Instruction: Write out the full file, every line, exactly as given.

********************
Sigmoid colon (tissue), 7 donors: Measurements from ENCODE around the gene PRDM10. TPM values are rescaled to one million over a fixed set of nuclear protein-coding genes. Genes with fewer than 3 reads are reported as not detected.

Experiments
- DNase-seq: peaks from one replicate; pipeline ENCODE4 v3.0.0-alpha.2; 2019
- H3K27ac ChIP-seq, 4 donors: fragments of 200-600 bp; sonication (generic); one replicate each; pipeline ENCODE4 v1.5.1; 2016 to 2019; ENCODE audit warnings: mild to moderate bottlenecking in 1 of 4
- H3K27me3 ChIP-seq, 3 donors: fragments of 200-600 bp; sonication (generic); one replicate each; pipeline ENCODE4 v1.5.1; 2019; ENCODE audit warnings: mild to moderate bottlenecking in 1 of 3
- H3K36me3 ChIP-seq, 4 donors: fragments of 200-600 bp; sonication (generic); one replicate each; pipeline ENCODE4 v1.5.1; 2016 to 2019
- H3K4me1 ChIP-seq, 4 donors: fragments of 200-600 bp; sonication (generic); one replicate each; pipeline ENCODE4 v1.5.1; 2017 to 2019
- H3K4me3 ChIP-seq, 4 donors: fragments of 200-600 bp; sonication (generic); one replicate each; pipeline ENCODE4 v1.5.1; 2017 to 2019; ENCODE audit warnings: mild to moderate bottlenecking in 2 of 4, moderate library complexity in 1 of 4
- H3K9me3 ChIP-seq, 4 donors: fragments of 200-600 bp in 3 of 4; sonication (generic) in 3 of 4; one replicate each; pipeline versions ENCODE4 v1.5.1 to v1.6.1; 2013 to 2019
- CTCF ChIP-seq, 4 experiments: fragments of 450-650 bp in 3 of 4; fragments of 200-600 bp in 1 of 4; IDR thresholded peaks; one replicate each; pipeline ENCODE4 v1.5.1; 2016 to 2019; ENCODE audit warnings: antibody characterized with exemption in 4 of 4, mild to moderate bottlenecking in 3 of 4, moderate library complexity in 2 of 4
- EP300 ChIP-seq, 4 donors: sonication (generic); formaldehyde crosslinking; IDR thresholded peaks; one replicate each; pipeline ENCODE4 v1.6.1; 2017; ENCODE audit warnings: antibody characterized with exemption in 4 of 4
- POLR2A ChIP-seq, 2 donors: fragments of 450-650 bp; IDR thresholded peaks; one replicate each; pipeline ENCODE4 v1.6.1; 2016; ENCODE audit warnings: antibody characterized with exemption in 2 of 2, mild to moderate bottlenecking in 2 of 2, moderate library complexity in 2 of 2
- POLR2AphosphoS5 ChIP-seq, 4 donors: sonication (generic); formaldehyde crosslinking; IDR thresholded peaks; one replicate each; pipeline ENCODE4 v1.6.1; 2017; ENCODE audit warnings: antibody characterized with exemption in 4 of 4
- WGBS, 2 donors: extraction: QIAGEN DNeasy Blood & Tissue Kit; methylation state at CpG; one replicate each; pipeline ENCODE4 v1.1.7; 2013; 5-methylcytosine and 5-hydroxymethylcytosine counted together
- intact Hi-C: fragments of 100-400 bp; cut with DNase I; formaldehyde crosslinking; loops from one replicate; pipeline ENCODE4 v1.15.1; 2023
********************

Sigmoid colon (tissue), 7 donors: Measurements from ENCODE around the gene PRDM10. TPM values are rescaled to one million over a fixed set of nuclear protein-coding genes. Genes with fewer than 3 reads are reported as not detected.

Experiments
- DNase-seq: peaks from one replicate; pipeline ENCODE4 v3.0.0-alpha.2; 2019
- H3K27ac ChIP-seq, 4 donors: fragments of 200-600 bp; sonication (generic); one replicate each; pipeline ENCODE4 v1.5.1; 2016 to 2019; ENCODE audit warnings: mild to moderate bottlenecking in 1 of 4
- H3K27me3 ChIP-seq, 3 donors: fragments of 200-600 bp; sonication (generic); one replicate each; pipeline ENCODE4 v1.5.1; 2019; ENCODE audit warnings: mild to moderate bottlenecking in 1 of 3
- H3K36me3 ChIP-seq, 4 donors: fragments of 200-600 bp; sonication (generic); one replicate each; pipeline ENCODE4 v1.5.1; 2016 to 2019
- H3K4me1 ChIP-seq, 4 donors: fragments of 200-600 bp; sonication (generic); one replicate each; pipeline ENCODE4 v1.5.1; 2017 to 2019
- H3K4me3 ChIP-seq, 4 donors: fragments of 200-600 bp; sonication (generic); one replicate each; pipeline ENCODE4 v1.5.1; 2017 to 2019; ENCODE audit warnings: mild to moderate bottlenecking in 2 of 4, moderate library complexity in 1 of 4
- H3K9me3 ChIP-seq, 4 donors: fragments of 200-600 bp in 3 of 4; sonication (generic) in 3 of 4; one replicate each; pipeline versions ENCODE4 v1.5.1 to v1.6.1; 2013 to 2019
- CTCF ChIP-seq, 4 experiments: fragments of 450-650 bp in 3 of 4; fragments of 200-600 bp in 1 of 4; IDR thresholded peaks; one replicate each; pipeline ENCODE4 v1.5.1; 2016 to 2019; ENCODE audit warnings: antibody characterized with exemption in 4 of 4, mild to moderate bottlenecking in 3 of 4, moderate library complexity in 2 of 4
- EP300 ChIP-seq, 4 donors: sonication (generic); formaldehyde crosslinking; IDR thresholded peaks; one replicate each; pipeline ENCODE4 v1.6.1; 2017; ENCODE audit warnings: antibody characterized with exemption in 4 of 4
- POLR2A ChIP-seq, 2 donors: fragments of 450-650 bp; IDR thresholded peaks; one replicate each; pipeline ENCODE4 v1.6.1; 2016; ENCODE audit warnings: antibody characterized with exemption in 2 of 2, mild to moderate bottlenecking in 2 of 2, moderate library complexity in 2 of 2
- POLR2AphosphoS5 ChIP-seq, 4 donors: sonication (generic); formaldehyde crosslinking; IDR thresholded peaks; one replicate each; pipeline ENCODE4 v1.6.1; 2017; ENCODE audit warnings: antibody characterized with exemption in 4 of 4
- WGBS, 2 donors: extraction: QIAGEN DNeasy Blood & Tissue Kit; methylation state at CpG; one replicate each; pipeline ENCODE4 v1.1.7; 2013; 5-methylcytosine and 5-hydroxymethylcytosine counted together
- intact Hi-C: fragments of 100-400 bp; cut with DNase I; formaldehyde crosslinking; loops from one replicate; pipeline ENCODE4 v1.15.1; 2023